This is sponsored post for SheSpeaks/Beth Kobliner.
I grew up with a mom who loved retail therapy and still does. While she could afford to be that way, it led me to not think much about finances as a kid or teen. I wasn’t a big spender even as a kid, but I also didn’t realize the importance of money and finances.
However, I got a hard lesson in money management when I married someone who was completely financially irresponsible. He hid it from me while dating and in the early years of marriage, so I had no idea what I was in for until I got a notice in the mail of a loan he got in my name. It was a very scary lesson. I had to pick myself up and quickly learn to be financially responsible so I could clean up the mess he had done to my credit.
Now I am in a completely different marriage with a wonderful man who works in finance for a living. When we were dating he was a bankruptcy counselor who helped people learn to budget. Now he works at a large brokerage service helping people grow and manage their money.
Over the years, we have tried to teach our children the importance of making good choices, saving money and being frugal. Our oldest is about to go off to college next year, and I do not want her to have the pitfalls that can trap college kids into debt.
When I first cracked open the spine of Make Your Kid a Money Genius (Even If You’re Not) I was a bit nervous to see if the advice would be anything like what we are doing with our kids. It’s by the personal finance expert, journalist, and bestselling author Beth Kobliner and is based on the latest research from the fields of psychology, child development, and behavioral economics.
I was pleasantly surprised with the easy step-by-step guide this book provides to teach kids about money. There’s even advice on what NOT to talk to them about when it comes to money. One thing I loved about this is book is that it easily breaks down how to talk to your kids about money at different ages from toddlers all the way up to college and young adults.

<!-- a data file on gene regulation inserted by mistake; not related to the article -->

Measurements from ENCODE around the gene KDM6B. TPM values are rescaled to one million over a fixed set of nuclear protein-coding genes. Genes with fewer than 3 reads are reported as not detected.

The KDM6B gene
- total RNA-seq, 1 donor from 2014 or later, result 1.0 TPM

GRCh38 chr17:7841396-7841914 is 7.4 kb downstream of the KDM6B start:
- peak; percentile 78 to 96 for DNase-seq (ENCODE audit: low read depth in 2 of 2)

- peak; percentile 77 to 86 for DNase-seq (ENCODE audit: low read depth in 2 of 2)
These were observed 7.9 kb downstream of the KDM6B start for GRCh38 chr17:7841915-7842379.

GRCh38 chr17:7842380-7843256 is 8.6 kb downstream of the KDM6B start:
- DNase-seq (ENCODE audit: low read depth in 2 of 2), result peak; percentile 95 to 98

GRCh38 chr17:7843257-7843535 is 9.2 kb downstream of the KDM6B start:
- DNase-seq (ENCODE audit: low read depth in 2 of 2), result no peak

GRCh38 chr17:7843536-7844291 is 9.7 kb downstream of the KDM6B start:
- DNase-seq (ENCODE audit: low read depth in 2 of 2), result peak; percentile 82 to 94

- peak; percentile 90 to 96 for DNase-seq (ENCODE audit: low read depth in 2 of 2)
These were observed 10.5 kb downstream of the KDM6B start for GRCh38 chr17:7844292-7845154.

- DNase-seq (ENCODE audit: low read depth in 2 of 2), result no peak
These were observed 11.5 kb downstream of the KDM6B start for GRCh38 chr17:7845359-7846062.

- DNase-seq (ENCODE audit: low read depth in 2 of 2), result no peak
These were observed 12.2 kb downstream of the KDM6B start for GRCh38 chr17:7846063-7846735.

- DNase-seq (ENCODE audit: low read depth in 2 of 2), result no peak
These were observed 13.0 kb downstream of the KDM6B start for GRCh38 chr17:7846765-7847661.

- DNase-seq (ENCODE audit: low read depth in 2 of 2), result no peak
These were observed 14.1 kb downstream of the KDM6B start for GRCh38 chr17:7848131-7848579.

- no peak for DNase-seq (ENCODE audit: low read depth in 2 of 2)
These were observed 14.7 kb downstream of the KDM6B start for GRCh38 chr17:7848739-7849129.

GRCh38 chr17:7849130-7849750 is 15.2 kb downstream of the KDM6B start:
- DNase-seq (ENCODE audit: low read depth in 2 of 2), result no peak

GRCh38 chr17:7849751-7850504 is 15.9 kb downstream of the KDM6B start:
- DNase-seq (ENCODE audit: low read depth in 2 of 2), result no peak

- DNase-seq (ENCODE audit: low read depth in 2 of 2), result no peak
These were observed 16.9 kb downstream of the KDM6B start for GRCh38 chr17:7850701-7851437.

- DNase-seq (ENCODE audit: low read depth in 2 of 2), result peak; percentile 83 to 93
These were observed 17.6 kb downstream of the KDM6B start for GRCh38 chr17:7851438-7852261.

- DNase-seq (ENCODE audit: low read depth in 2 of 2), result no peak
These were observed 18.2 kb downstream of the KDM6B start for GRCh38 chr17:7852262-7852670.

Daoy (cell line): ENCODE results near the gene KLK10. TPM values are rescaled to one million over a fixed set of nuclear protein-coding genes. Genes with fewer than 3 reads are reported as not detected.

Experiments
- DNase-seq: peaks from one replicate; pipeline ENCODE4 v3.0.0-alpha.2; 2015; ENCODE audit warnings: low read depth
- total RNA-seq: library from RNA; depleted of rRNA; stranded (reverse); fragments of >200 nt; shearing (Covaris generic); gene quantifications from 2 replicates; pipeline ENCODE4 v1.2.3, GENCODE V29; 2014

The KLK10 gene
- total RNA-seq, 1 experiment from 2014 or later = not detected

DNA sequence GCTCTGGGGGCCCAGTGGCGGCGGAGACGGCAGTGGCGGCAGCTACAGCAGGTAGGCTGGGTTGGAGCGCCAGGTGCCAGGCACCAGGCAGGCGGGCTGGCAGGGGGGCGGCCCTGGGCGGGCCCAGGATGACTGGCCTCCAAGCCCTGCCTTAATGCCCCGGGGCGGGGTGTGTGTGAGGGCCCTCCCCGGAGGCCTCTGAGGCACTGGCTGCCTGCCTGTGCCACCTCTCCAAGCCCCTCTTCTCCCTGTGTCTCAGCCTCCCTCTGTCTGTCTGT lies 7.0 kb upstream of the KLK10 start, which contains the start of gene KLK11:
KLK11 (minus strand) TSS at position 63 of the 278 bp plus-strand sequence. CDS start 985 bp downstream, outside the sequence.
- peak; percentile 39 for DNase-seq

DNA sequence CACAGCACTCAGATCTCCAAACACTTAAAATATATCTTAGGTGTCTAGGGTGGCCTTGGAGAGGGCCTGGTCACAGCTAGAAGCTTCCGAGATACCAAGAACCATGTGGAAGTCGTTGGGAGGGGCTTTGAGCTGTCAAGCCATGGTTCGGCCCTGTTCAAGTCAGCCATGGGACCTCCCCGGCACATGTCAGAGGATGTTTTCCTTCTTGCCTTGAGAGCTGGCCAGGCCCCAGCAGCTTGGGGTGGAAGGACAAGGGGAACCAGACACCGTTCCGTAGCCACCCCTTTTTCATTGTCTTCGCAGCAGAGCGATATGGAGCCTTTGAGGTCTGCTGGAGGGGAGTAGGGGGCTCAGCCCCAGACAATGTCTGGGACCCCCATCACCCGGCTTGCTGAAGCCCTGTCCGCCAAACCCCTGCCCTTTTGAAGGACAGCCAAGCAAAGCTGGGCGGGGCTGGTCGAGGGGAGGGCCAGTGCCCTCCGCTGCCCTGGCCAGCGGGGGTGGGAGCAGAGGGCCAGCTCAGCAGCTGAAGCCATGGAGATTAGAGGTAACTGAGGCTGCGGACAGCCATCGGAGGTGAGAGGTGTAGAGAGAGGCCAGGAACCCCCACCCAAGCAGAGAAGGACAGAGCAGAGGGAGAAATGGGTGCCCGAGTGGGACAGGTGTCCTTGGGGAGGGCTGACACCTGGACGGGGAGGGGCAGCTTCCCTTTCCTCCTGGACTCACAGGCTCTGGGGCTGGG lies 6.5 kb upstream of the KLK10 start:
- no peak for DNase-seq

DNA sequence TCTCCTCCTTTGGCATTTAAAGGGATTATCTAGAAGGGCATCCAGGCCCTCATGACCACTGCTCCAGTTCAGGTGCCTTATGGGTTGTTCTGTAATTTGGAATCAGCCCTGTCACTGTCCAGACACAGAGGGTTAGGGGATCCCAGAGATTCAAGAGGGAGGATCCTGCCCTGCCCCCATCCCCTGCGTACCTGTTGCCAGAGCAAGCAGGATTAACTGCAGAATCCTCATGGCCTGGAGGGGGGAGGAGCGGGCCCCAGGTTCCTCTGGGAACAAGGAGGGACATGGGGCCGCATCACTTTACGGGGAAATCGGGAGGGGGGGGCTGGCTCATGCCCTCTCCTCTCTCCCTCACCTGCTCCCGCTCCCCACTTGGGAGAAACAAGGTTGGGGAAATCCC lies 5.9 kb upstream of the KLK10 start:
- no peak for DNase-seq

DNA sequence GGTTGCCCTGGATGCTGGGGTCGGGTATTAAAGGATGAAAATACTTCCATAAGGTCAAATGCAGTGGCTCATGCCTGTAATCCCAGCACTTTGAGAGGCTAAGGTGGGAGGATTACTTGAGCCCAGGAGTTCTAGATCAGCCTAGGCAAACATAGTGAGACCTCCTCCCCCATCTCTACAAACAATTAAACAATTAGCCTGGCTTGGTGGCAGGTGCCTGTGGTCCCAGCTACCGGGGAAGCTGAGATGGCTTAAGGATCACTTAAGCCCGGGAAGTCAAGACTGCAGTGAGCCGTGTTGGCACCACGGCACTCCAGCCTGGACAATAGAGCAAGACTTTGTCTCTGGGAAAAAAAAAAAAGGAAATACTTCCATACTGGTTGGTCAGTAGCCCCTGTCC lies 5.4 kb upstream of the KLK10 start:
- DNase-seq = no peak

I found we are already doing very similar things with all three of our kids, who range in age from elementary age to high school. It also had some really great helpful advice for our soon-to-be college kid — things I hadn’t even thought about it. These were topics like when to get a credit card and insurance issues, such as if your homeowners policy includes your child’s things in their dorm room.
Another thing I really liked was the guide for your child’s first paycheck. Last year our oldest had her first summer job, and while I explained her taxes, this book does a great job showing her exactly what is being taken out of her paycheck each week. Plus, it had some great common sense ideas to get them thinking about putting money away into savings with each paycheck.
I was curious to read the author’s viewpoints on allowances, chores, and even paying for good grades. We do not give our children allowances nor do we pay for chores or good grades. I was excited to see the author talk about chores as necessary because you are part of the family. This is something we stress with our kids all the time.
Finances are so important to teach even at a young age. Make Your Kid a Money Genius (Even If You’re Not) is an easy, enjoyable read with a great common sense approach to teaching your kids about money, even if you feel like you have no idea what you’re doing. It’s a great reference for every stage of your child’s life with teachable moments for important aspects of life like self control and weighing choices carefully.